2. With the overwhelming amount of unethical people breeding animals for profit without concern for the physical and emotional wellbeing of the animals, perhaps some kind of legislative control is necessary. This may be the only means of shutting down breeders such as a woman in the state of Texas who holds a position with Cat Fanciers Associaton, but was raided a few years ago by people who took video and reported horrific living conditions for several cats and kittens. Nothing was done and the woman has continued breeding, but she ceased allowing customers to come to her home, choosing instead to meet them in public places. I believe that the serious creation of policies for such legislation should include people who have been involved with animal welfare and those who are or have been breeders, as well as politicians with the right intentions.

    1. Yes, there are a few bad breeders out there, they give the rest of us a black eye for sure. Would we like something done about them? Yes. But this regulation is not going to achieve the end result that you believe it will. What this regulation is going to do, if it passes, is shut down many good small breeders. The people who breed companion pets in their homes, the animals who are loved & socialized with families from the time they're born, will be a thing of the past. Most of us will not allow strangers into our homes to kitten or puppy shop, we aren't retail locations, we raise our human children there & the safety of our families has to come first. This regulation would require us to let anyone who said they wanted to buy a kitten or puppy into our homes where we are most vulnerable. Would you allow a stranger to come into your home & show them the best of everything you had? You've set yourself up to be robbed, raped, even murdered. That's not okay. Set that aside, look just to the animals, people carry all sorts of bacteria, fungus, etc on their clothes, I don't want my breeding animals & my babies exposed to all that the outside world can bring in. If this regulation passes, our genepools that have been the entire world becomes limited to only where we can drive to aquire new lines, highly inbred animals produce unhealthy offspring. For a multitude of reasons, this new regulation is a bad thing, it's poorly thought out & poorly written & the consequences of passing it will be disastrous. If you support the USDA in this bid to take our right to breed healthy, happy, well socialized animals in our homes away from us today, commercial mills will become the only breeders of America's pets because they'll be the only ones able to meet these regulation requirements.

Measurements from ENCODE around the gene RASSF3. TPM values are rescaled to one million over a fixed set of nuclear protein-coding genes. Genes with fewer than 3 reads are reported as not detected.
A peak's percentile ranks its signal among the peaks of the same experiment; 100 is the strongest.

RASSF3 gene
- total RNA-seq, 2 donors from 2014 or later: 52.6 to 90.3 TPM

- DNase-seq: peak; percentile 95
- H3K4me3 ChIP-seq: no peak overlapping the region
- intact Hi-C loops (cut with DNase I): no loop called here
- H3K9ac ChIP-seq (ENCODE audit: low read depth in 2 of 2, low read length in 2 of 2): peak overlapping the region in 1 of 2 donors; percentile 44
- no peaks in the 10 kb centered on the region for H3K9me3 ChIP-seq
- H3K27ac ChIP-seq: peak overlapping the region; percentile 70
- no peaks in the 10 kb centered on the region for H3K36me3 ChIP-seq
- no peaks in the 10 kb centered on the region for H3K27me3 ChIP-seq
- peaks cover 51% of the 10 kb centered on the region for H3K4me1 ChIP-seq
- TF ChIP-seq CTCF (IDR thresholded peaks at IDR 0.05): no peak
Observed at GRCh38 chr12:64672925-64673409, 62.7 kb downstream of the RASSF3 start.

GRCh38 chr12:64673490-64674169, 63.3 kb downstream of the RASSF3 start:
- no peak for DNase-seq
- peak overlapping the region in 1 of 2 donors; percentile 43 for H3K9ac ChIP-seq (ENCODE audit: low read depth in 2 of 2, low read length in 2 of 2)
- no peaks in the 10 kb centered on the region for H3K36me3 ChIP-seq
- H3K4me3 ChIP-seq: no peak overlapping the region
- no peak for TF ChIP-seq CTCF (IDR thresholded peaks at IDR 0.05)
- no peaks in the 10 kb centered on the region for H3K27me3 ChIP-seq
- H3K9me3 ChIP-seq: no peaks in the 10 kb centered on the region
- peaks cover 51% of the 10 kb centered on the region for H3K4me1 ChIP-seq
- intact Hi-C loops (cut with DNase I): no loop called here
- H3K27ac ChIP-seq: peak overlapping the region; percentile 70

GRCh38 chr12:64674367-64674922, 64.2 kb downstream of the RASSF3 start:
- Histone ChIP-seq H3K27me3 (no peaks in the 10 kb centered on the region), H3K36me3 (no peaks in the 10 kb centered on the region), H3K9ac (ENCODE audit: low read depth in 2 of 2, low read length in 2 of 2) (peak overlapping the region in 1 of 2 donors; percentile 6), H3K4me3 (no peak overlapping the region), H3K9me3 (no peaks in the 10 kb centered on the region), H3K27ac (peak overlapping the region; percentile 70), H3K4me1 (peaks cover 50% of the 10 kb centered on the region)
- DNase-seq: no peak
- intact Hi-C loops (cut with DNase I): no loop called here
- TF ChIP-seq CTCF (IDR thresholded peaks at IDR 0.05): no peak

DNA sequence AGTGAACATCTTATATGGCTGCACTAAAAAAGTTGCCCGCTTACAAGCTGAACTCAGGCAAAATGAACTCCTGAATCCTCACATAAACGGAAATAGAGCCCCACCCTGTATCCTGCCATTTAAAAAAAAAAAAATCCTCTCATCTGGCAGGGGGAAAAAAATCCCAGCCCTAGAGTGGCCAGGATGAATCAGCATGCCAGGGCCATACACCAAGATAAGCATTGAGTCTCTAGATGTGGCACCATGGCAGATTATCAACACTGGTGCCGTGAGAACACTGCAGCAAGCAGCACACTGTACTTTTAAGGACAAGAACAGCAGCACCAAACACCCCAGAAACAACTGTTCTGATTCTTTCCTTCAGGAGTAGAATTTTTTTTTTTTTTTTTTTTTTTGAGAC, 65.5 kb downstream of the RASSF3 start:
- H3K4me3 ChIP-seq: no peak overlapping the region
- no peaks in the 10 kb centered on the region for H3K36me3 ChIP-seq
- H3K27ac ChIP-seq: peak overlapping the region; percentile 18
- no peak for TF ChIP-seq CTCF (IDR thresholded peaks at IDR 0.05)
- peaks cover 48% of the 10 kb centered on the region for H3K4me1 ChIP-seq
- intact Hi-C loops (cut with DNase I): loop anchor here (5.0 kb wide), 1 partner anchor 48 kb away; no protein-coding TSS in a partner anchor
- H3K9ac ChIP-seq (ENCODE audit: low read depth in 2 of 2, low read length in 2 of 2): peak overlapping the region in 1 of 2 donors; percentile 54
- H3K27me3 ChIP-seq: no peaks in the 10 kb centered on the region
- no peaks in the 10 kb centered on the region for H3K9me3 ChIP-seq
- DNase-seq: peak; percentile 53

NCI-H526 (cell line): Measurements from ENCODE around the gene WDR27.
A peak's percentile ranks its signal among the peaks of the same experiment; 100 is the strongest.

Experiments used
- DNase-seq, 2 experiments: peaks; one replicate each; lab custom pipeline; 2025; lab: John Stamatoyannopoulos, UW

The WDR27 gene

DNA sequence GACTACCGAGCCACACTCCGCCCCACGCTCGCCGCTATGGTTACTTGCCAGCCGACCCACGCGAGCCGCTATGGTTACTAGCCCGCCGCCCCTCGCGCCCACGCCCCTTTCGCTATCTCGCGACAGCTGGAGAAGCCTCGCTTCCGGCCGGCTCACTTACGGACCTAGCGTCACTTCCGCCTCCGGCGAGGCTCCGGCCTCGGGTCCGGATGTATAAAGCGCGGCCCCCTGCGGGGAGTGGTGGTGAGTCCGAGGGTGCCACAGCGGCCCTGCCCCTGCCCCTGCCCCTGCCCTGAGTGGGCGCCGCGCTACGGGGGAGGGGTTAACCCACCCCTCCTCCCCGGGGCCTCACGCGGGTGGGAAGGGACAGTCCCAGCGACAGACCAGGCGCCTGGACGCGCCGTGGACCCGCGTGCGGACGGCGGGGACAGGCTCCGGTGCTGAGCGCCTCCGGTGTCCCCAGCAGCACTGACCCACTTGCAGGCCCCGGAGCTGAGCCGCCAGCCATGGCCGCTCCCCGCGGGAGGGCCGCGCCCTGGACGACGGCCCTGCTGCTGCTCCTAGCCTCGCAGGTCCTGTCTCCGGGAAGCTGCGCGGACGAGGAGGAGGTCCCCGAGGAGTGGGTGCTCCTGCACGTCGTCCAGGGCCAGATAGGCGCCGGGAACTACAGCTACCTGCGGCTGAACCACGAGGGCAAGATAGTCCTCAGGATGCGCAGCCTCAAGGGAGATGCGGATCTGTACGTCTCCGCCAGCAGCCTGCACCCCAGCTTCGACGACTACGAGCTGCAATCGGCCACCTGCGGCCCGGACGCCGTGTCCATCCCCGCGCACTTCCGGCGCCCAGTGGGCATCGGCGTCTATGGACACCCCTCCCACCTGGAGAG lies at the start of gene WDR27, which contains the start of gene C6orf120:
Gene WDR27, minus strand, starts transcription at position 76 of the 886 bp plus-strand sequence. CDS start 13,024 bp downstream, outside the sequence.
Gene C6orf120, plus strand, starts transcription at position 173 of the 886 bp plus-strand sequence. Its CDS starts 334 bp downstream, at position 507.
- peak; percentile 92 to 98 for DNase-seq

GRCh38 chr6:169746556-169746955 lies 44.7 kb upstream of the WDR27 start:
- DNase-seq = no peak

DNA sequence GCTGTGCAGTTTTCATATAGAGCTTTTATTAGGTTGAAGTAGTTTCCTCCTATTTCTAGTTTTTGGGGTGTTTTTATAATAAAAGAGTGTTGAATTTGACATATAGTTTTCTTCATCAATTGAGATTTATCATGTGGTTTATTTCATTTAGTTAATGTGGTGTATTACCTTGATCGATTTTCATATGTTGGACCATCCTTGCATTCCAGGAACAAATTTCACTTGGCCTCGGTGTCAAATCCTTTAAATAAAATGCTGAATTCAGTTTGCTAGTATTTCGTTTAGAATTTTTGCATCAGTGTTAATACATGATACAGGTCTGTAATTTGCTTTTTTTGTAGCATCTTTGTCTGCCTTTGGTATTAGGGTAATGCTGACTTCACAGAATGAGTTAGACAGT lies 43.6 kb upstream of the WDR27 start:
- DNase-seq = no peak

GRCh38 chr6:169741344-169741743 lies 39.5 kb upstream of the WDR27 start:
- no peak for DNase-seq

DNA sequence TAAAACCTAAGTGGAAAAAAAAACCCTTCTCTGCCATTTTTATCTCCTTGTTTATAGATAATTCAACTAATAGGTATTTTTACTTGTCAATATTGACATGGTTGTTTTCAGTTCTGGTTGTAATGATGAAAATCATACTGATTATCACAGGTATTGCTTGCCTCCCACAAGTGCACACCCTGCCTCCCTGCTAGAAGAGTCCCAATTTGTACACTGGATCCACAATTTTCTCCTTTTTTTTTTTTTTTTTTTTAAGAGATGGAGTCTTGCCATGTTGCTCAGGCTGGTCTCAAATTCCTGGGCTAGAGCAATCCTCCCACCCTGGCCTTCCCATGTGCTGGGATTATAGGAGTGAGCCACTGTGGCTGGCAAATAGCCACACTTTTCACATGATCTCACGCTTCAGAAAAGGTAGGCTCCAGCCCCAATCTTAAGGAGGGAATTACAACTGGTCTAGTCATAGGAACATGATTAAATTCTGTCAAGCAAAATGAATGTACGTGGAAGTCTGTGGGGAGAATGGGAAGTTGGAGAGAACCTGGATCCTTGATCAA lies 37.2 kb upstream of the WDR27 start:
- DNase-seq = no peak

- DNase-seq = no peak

3. Animal rights agendas will eventually regulate animals out of our lives. What is next? Will we have to have inspectors come to our homes to see if we provide "proper" living environments for our pets? In my opinion, humans (CHILDREN) live in more squalor and filth in our country with less people advocating for them than animals. Not that we need more legislation on the federal level. I love my animals but at the end of the day they are animals... not people. Abuse is sad and wrong. If you can treat helpless animals horribly you can do the same to people, but the bad breeders shouldn't ruin it for the good and loving ones. I would rather buy an animal from a small family breeder then a retail store any day and I don't want to go to your home for the same reasons we don't want strange people in our homes. How do I know that I will be safe visiting someone's home to buy an animal? In addition, if you no nothing about raising rabbits for example and come to my rabbit barn you might think it was "horrible" conditions when in reality they aren't. There is no way to keep a barn with animals clean as you would a kitchen or bathroom. I hope we can stop these attacks on our freedoms so that my two year old that daily helps me with rabbits, chickens, and dogs can someday keep his own. (We have a small farm by the way).

  4. These unfortunate new laws do nothing more than push the pet buying market right back into the open arms of the puppy mills, where it supposed to saving these sad dogs and cats from in the first place. Pet shops in malls are becoming far less popular but will make a return and the honest and loving home that rear loving and socialized babies from a cared for mother will be a thing of the past. I have purchased three kittens from three different breeders - all out of state, all of whom raise their cats in their homes around their families. A great deal of love, and care is given to each kitten that finds a home and these breeders put fourth a great deal of financial and emotional investment year after year to ensure the health of their own cats but to benefit and strengthen the breed of cat or dog that they love and wish to share to with the world. Passing and keeping these regulations from the USDA and APHIS puts the target on the wrong back. It is a lazy and irresponsible way of fixing a real problem by going after the private breeder by making the public feel sorry for puppy mill dogs and cats which will in effect become an even bigger victim.